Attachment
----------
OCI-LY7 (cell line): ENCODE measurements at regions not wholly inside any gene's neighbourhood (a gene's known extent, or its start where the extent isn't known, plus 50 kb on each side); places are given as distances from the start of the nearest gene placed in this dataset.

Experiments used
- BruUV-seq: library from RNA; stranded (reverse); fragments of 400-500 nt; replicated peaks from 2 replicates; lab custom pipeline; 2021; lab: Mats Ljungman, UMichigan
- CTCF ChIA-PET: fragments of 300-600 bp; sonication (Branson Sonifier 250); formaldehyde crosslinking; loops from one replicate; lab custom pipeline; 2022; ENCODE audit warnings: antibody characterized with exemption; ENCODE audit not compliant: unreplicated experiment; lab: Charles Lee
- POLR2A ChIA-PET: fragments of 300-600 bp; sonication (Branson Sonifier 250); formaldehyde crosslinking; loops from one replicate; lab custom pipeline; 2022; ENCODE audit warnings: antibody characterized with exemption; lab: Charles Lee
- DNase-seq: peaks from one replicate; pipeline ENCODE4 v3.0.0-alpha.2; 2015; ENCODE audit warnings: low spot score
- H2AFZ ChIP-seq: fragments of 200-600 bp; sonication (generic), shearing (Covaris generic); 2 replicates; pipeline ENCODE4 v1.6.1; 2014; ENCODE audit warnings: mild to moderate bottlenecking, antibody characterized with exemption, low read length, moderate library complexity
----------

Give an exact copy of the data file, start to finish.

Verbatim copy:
OCI-LY7 (cell line): ENCODE measurements at regions not wholly inside any gene's neighbourhood (a gene's known extent, or its start where the extent isn't known, plus 50 kb on each side); places are given as distances from the start of the nearest gene placed in this dataset.

Experiments used
- BruUV-seq: library from RNA; stranded (reverse); fragments of 400-500 nt; replicated peaks from 2 replicates; lab custom pipeline; 2021; lab: Mats Ljungman, UMichigan
- CTCF ChIA-PET: fragments of 300-600 bp; sonication (Branson Sonifier 250); formaldehyde crosslinking; loops from one replicate; lab custom pipeline; 2022; ENCODE audit warnings: antibody characterized with exemption; ENCODE audit not compliant: unreplicated experiment; lab: Charles Lee
- POLR2A ChIA-PET: fragments of 300-600 bp; sonication (Branson Sonifier 250); formaldehyde crosslinking; loops from one replicate; lab custom pipeline; 2022; ENCODE audit warnings: antibody characterized with exemption; lab: Charles Lee
- DNase-seq: peaks from one replicate; pipeline ENCODE4 v3.0.0-alpha.2; 2015; ENCODE audit warnings: low spot score
- H2AFZ ChIP-seq: fragments of 200-600 bp; sonication (generic), shearing (Covaris generic); 2 replicates; pipeline ENCODE4 v1.6.1; 2014; ENCODE audit warnings: mild to moderate bottlenecking, antibody characterized with exemption, low read length, moderate library complexity